A tentative contract agreement has been reached between five Southern California hotels, including two in Long Beach, and the union representing workers.

Unite Here Local 11, which represents more than 32,000 hospitality workers in Southern California and Arizona, announced Friday a tentative agreement with the Hyatt Regency Long Beach and Hyatt Centric The Pike Long Beach. Sofitel, Hyatt Shay in Culver City and Hyatt Andaz in West Hollywood also reached tentative agreements with the union.

Friday’s announcement comes after more than seven months of work actions and demands for higher pay and improved benefits.

Help us serve small businesses in Long Beach.

We support small businesses. That’s why the Long Beach Business Journal is hosting free workshops for entrepreneurs trying to market themselves to potential clients, funders and the media.

We need your help paying for this vital community resource. Make a donation to cover things like our printing costs, staff time and audio-visual equipment that will be used to benefit the small business community.

“We applaud Hyatt and Sofitel for recognizing that their workers are essential to their success,” Kurt Petersen, co-president of Local 11 said in a statement. “Our members have never once faltered in this fight to win a wage that allows them to live near where they work.  They have overcome intimidation, violence, and nothing will stop them until all hotels – including those run by private equity behemoths – sign this agreement.”

In an emailed statement Monday, Michael D’Angelo, head of labor relations for Americas, Hyatt, said the company is “pleased” an agreement “with terms that have our colleagues best interests in mind” was reached for the company’s workforce, including the more than 350 workers at the two Long Beach hotels.

“Under the new collective bargaining agreement, Hyatt hotels continue to offer our colleagues competitive wages and benefits, including a pension, as well as comprehensive healthcare coverage,” D’Angelo said. “Our purpose is to care for people so they can be their best. Our colleagues are the heart of our business, and their wellbeing continues to remain a top priority.”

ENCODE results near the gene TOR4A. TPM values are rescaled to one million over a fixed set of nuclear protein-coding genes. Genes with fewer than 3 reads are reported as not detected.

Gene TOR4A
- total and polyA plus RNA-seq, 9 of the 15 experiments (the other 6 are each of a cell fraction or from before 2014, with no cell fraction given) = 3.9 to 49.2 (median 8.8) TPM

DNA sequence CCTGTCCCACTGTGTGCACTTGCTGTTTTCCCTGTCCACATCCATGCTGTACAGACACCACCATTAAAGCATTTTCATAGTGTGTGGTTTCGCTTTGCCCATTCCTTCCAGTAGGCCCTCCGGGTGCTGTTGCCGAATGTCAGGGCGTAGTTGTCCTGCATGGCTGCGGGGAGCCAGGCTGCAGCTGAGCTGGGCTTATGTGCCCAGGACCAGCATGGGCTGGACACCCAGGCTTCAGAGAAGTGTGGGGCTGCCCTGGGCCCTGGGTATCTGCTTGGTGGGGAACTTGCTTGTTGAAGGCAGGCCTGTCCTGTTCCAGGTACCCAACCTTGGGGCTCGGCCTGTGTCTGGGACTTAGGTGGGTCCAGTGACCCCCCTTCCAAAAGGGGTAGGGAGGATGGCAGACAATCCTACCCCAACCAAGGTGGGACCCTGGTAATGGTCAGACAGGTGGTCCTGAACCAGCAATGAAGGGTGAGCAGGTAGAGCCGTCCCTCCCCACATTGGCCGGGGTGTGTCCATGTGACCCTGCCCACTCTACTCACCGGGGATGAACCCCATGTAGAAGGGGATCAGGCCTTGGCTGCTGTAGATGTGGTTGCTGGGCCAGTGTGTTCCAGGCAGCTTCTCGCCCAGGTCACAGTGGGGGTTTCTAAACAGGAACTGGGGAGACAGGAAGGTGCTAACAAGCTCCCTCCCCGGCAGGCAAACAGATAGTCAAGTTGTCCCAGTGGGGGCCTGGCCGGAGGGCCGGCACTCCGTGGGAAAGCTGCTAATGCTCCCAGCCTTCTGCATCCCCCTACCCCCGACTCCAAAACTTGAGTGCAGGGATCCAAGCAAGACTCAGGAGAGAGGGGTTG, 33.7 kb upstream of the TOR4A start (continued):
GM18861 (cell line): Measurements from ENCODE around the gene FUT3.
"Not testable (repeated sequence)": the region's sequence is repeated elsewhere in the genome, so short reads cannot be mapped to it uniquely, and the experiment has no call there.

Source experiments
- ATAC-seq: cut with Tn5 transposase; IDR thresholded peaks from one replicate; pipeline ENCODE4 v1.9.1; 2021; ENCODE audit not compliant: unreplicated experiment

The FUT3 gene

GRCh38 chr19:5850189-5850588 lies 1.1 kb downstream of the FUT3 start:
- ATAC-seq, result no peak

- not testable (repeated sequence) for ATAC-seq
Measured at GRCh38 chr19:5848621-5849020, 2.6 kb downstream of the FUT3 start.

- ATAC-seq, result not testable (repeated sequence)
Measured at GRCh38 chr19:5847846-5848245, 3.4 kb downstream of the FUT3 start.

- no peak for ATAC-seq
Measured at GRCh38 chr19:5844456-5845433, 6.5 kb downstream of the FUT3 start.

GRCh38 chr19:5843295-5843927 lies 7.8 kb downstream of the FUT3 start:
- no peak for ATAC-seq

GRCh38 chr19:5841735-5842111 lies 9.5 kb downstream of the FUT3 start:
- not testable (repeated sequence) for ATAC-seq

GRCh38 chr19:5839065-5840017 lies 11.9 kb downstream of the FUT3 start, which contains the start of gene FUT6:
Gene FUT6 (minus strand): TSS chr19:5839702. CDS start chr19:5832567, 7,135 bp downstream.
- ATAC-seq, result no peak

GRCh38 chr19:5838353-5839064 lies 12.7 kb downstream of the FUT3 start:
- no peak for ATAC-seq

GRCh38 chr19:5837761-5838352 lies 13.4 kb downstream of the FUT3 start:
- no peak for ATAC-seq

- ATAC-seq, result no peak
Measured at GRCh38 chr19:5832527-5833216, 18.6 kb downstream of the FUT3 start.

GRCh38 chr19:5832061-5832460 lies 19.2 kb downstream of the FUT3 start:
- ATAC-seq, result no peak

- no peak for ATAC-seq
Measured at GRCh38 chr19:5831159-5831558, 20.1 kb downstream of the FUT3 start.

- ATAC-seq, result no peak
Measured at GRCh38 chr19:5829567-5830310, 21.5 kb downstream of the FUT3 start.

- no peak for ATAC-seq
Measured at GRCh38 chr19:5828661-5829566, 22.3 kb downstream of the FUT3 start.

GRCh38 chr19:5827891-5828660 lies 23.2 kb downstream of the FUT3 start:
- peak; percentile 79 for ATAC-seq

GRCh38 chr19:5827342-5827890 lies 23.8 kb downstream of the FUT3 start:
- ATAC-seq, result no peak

The details of the agreement have not been released but the union said it includes “unprecedented” wage increases, affordable health care, “humane” workloads and “safe” staffing, improved pension increases and language improvements to increase job access.

No date has been set for a worker vote to ratify the tentative agreements.

Hotel workers throughout Southern California have struck more than 130 times since July, according to the union, including picketing outside the two Downtown Long Beach hotels. With the latest announcement, 34 of 60 unionized hotels have reached tentative agreements with the union.

The Westin Long Beach and Hotel Maya are the only two other unionized hotels in Long Beach, according to union spokesperson Maria Hernandez. Westin employees already have a contract and are not part of current negotiations, she added.

Hotel Maya, however, has been an epicenter of controversy with several physical altercations. In August, a brawl between wedding guests, security and picketing workers broke out at the waterfront hotel. Guests and security guards could be seen using temporary fencing to physically move picketers, several of whom were assaulted.

Most recently, a worker alleged a hotel investor shouted at and physically assaulted her outside the hotel while she was picketing. Identified only as Camila, the worker said investor Frank Zarabi grabbed her roughly and threw her megaphone to the ground.

Zarabi denied the accusation through a spokesperson.

Both the union and Hotel Maya have filed complaints with the National Labor Relations Board. The union’s complaint claims the operator has committed and condoned violence against workers, while Maya claims the union is “bargaining in bad faith.”